A large-scale study has revealed that the system of aggregating practice scores on GPs' communication skills may mask variation between individual doctors in lower-scoring centres.
The research, led by the University of Exeter Medical School, in collaboration with Cambridge University, has discovered that higher scoring GP practices tend to include predominantly higher-scoring GPs, while lower scoring practices have a wider variation in individual scores.
The finding, part of a five year project funded by the National Institute for Health Research (NIHR), will be published in The BMJ on Saturday, November 15. It is based on a survey completed by more than 7,721 patients relating to 105 doctors in 25 practices across the country.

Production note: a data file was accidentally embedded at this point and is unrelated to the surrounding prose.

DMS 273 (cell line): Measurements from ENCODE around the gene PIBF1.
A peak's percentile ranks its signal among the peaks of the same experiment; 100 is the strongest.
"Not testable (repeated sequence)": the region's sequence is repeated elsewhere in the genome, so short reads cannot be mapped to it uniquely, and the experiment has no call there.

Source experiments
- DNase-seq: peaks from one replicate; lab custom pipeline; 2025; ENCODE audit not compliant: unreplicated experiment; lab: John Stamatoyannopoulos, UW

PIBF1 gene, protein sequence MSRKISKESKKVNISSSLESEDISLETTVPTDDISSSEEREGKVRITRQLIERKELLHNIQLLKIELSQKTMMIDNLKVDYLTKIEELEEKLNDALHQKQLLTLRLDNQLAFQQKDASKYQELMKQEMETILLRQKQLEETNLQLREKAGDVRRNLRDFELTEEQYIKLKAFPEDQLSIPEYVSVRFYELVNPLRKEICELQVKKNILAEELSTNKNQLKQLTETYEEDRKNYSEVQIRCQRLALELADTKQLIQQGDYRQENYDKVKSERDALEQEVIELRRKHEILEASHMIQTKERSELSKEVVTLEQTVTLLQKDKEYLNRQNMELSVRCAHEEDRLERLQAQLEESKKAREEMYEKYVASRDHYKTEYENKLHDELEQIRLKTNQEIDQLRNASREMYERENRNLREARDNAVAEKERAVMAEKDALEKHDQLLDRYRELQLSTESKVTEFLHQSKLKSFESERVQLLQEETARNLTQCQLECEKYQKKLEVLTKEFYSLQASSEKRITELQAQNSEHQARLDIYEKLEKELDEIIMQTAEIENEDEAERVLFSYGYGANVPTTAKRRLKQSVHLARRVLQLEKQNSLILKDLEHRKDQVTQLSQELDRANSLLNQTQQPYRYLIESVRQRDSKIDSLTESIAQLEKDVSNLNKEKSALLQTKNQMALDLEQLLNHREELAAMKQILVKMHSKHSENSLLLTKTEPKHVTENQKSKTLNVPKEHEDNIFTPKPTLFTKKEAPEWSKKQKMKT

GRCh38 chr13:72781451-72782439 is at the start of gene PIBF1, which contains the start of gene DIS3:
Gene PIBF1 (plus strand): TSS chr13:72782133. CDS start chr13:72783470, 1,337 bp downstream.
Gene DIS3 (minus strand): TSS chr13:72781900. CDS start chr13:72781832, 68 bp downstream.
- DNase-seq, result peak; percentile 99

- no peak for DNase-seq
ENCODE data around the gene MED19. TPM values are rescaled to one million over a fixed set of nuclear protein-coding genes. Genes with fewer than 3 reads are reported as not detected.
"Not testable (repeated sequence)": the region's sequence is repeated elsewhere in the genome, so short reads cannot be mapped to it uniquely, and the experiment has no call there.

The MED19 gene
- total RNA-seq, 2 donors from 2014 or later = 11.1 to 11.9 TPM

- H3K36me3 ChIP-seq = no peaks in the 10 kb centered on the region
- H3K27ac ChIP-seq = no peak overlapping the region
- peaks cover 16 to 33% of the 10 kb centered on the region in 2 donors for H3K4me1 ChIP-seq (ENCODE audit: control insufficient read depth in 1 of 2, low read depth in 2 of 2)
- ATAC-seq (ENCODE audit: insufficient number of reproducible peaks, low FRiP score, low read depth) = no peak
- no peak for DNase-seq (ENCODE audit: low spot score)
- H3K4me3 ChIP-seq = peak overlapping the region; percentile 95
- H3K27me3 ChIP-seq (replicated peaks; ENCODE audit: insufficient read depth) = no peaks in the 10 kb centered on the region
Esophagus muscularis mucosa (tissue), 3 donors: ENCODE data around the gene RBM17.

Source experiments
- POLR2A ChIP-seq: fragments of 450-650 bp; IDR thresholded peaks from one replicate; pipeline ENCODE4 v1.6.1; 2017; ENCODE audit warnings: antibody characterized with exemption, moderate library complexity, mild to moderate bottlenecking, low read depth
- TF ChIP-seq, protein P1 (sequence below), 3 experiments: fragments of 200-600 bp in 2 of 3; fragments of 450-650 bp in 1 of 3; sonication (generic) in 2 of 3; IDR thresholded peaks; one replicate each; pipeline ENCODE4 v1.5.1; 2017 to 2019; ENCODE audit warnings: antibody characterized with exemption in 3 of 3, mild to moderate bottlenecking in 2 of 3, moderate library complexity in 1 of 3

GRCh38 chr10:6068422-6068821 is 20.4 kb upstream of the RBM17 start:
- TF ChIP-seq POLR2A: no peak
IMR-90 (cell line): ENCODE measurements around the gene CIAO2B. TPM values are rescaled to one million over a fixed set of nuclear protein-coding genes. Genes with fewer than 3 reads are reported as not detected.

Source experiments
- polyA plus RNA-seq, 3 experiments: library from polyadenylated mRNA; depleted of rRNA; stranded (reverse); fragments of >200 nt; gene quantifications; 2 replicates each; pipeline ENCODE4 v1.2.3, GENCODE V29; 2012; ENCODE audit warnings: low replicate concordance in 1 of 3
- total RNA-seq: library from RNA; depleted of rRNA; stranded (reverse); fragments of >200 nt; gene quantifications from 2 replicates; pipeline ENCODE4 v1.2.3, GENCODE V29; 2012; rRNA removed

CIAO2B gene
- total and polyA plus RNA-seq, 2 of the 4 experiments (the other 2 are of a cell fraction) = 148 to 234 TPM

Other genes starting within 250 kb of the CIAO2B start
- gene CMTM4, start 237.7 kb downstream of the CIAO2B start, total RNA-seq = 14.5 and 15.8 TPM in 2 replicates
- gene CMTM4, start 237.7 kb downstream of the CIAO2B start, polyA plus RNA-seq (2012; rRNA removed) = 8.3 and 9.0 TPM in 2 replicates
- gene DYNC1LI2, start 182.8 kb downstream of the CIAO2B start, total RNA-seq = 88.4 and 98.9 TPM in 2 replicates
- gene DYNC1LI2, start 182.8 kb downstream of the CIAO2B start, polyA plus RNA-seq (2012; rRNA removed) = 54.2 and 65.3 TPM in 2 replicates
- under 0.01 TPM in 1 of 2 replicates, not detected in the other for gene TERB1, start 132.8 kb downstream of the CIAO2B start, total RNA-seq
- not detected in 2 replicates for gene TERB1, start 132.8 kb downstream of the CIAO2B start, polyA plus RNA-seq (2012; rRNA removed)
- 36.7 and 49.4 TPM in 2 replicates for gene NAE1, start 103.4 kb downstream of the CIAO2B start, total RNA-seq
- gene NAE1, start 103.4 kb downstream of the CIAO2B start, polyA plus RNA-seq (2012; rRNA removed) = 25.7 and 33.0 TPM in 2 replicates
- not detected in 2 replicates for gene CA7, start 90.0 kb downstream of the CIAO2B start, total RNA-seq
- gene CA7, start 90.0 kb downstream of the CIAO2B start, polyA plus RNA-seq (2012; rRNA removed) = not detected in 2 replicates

Professor John Campbell, of the University of Exeter Medical School, said: "Our findings identify and highlight the variation which patients might encounter in routine primary care practice. Patients might see a GP with excellent interpersonal skills, or may see one who is less skilled in communicating with patients. The current system of reporting communication at the level of the practice may mask the extent of this variation, as higher scoring doctors may pull up the average practice score. This has important implications for the ability to manage the performance of practices, as doctors with more modest interpersonal skills might be missed. Doctors' inter-personal skills need to be investigated at the level of the individual doctor, not the practice - especially in practices with scores which are at the lower end of overall performance. Such investigation might offer potential to inform the doctor's ongoing professional development, and training can potentially be targeted to ensure the best experience for all patients."